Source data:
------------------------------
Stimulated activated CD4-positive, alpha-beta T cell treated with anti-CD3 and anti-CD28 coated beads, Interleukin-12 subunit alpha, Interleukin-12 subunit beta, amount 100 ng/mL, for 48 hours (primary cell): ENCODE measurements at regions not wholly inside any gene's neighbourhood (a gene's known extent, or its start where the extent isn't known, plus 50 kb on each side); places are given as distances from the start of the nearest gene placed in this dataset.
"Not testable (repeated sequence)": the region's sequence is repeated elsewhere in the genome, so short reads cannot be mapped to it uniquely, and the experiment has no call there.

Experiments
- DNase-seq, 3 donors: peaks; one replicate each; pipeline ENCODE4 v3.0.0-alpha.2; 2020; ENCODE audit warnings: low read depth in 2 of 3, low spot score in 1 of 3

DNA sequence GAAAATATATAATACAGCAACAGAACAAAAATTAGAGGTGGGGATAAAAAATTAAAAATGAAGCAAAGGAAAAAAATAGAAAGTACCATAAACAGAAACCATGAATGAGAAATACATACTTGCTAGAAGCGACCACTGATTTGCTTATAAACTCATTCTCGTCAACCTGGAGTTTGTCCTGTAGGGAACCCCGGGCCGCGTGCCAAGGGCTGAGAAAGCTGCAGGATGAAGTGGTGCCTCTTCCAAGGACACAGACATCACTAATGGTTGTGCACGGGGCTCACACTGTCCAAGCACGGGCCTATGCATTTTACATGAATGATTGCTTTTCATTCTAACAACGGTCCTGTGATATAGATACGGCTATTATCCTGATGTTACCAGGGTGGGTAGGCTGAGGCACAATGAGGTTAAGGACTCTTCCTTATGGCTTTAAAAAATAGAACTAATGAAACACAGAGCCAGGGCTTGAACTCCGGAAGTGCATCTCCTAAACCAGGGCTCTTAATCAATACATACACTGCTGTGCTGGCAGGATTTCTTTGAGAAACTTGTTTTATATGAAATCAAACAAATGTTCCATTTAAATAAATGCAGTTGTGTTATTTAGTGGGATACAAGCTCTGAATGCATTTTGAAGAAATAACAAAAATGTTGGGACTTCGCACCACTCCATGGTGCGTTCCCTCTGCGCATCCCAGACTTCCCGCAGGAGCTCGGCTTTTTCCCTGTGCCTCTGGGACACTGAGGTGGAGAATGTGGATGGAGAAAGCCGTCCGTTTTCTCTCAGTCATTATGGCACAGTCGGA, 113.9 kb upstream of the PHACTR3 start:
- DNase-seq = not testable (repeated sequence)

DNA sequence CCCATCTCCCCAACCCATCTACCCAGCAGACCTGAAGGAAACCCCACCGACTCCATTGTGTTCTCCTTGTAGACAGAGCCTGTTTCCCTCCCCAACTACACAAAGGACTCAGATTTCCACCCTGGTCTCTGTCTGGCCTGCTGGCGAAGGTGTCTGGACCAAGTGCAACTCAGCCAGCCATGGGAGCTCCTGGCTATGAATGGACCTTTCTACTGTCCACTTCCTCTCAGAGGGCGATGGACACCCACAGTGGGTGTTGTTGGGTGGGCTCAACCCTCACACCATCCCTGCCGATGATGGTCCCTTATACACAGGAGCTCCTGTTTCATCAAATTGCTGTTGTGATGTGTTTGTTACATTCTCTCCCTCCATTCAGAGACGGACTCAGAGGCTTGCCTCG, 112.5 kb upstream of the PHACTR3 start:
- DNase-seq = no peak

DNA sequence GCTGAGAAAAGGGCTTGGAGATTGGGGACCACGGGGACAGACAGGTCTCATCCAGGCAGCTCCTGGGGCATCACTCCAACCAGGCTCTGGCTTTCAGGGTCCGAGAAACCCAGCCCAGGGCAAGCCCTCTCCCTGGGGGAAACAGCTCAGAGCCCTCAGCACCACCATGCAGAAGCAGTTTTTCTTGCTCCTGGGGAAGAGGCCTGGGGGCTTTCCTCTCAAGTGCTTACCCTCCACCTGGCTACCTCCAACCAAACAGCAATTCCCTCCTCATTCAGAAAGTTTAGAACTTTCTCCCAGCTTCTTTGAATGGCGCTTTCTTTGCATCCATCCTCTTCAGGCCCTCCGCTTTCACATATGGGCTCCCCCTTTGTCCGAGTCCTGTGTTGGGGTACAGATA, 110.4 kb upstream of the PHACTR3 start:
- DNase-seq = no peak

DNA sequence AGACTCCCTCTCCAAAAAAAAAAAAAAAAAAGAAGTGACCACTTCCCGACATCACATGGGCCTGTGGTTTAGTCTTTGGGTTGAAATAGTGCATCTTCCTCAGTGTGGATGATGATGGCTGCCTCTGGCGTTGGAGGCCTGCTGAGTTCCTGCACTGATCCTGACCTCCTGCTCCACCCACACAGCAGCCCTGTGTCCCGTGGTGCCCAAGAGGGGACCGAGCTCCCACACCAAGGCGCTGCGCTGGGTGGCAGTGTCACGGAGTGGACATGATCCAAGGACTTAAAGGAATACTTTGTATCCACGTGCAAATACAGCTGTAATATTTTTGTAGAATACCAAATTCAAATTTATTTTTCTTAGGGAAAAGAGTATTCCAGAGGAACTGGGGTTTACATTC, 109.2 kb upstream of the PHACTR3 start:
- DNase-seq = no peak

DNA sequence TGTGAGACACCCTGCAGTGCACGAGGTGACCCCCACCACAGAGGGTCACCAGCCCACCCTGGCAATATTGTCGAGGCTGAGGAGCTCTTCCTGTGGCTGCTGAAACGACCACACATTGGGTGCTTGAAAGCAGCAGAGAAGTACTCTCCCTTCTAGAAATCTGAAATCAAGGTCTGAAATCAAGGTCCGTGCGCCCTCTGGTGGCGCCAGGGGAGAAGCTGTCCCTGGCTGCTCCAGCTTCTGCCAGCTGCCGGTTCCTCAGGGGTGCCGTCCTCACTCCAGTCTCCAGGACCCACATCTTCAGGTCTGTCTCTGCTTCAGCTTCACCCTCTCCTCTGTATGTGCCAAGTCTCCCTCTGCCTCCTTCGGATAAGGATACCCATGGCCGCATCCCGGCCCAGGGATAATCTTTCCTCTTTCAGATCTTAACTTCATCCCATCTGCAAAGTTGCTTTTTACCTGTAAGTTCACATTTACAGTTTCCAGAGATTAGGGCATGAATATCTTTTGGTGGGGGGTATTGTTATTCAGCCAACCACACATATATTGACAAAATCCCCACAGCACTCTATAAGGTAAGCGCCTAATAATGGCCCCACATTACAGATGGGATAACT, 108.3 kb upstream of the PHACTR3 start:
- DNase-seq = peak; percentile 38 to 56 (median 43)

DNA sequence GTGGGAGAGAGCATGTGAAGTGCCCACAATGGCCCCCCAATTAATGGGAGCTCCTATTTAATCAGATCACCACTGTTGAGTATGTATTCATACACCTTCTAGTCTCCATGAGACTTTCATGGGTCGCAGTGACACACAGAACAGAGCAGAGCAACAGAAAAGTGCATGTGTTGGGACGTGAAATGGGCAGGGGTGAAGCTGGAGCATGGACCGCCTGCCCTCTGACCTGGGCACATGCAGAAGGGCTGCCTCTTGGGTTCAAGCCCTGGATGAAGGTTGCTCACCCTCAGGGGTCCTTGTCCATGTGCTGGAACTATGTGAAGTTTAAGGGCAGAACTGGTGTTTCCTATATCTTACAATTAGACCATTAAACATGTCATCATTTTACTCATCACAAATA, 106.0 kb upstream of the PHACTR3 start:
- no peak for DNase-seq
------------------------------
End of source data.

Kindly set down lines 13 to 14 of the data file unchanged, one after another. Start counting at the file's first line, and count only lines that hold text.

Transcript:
DNA sequence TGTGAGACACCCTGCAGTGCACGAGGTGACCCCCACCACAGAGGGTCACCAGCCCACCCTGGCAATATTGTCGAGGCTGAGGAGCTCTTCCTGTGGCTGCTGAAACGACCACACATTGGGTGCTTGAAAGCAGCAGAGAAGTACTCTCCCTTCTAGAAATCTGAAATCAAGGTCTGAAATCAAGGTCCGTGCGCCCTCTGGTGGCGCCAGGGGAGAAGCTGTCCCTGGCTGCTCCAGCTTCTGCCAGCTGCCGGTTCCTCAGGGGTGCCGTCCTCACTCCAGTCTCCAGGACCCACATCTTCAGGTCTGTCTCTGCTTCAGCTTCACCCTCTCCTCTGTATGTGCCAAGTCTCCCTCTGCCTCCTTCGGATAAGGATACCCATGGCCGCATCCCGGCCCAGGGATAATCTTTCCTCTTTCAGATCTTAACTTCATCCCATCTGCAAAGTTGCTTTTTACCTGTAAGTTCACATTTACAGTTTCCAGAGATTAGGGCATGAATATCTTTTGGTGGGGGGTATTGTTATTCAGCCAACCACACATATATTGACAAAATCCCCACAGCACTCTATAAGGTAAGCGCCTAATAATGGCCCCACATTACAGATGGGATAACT, 108.3 kb upstream of the PHACTR3 start:
- DNase-seq = peak; percentile 38 to 56 (median 43)